- If the blockage has not cleared after 5 thrusts, continue alternating 5 back blows with 5 chest thrusts until medical aid arrives.
- If the patient becomes blue, limp or unconscious, follow DRSABCD call triple zero (000) for an ambulance.
Choking first aid for infant under 1 year
- Dial triple zero (000) and ask for an ambulance. Stay on the phone.
- Place the infant with their head downwards on your forearm, supporting the head and shoulders on your hand.
- Hold the infant’s mouth open with your fingers.
- Give up to 5 sharp blows to the back between the shoulders with the heel of one hand, checking if the blockage has been removed after each blow.
- If the blockage has come loose or been removed, turn the infant into the recovery position and remove any object that may have come loose with your little finger.
- If the blockage has not been removed after 5 back blows, place the infant on their back on a firm surface.
- Place 2 fingers on the lower half of the sternum and give up to 5 chest thrusts, checking if the blockage has been removed after each thrust. Support the infant’s head with the other hand.
- If the blockage has not been removed after 5 thrusts, continue alternating 5 back blows with 5 chest thrusts until medical aid arrives.
- If the infant becomes unconscious, start CPR
Emergency care for pulmonary aspiration
Pulmonary aspiration is a condition in which food, liquids, saliva or vomit is breathed into the airways.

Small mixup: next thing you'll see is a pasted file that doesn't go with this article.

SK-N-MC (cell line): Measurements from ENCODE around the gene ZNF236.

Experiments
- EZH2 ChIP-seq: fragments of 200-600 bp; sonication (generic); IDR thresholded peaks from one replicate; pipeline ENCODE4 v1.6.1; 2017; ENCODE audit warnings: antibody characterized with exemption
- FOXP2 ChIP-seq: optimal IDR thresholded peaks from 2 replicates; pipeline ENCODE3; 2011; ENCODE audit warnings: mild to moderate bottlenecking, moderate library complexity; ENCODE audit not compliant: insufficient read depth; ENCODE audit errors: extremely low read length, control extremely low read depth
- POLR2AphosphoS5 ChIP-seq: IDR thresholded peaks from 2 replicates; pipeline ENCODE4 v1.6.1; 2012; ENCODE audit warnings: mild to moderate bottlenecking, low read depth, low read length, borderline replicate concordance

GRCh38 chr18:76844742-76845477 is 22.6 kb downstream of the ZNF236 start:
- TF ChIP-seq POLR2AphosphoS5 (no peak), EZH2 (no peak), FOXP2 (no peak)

It is a medical emergency that can result in death from asphyxiation within minutes. Call an ambulance (000) for urgent medical attention.
Emergency care for poisoning
Some children and young people with oral sensitivities may consume non-food items.
If a harmful substance has been consumed dial (000) and ask for an ambulance.
For general advice phone the Poisons Information Centre on 13 11 26.
Oral eating support workshop
Novita’s Oral Eating and Drinking Support (OEDS) Workshop provides information on safe practices for children and young people requiring assistance and support with oral eating and drinking. This workshop is recommended for:
- child care and out of school hours care (OSHC) educators
- preschool teachers and support staff
- primary teachers and support staff
- community service workers.
Novita also provides training and consultancy to education and care staff who provide assistance to children and young people with eating and drinking difficulties.
For workshop and consultancy enquiries phone 1300 668 482 or email training [at] novita.org.au.
Online feeding and swallowing training
Education and care staff should undertake the Queensland Health Paediatric Feeding and Swallowing online training where they have a child or young person in their care that needs support for oral eating and drinking.
Parents or guardians must:
- notify the school, preschool or care service if their child has oral and eating needs
- complete health care plans and agreements with their health care professionals and provide them to the school, preschool or care service
- provide required medication to the school, preschool or care service.
- provide specialised food, thickeners or equipment for oral eating and drinking management.
Health professionals support schools, preschools, care services and families by helping to develop the care plan and any supporting medication and care agreements.
Disability advice and research
Phone: 8226 0515
Email: education.health [at] sa.gov.au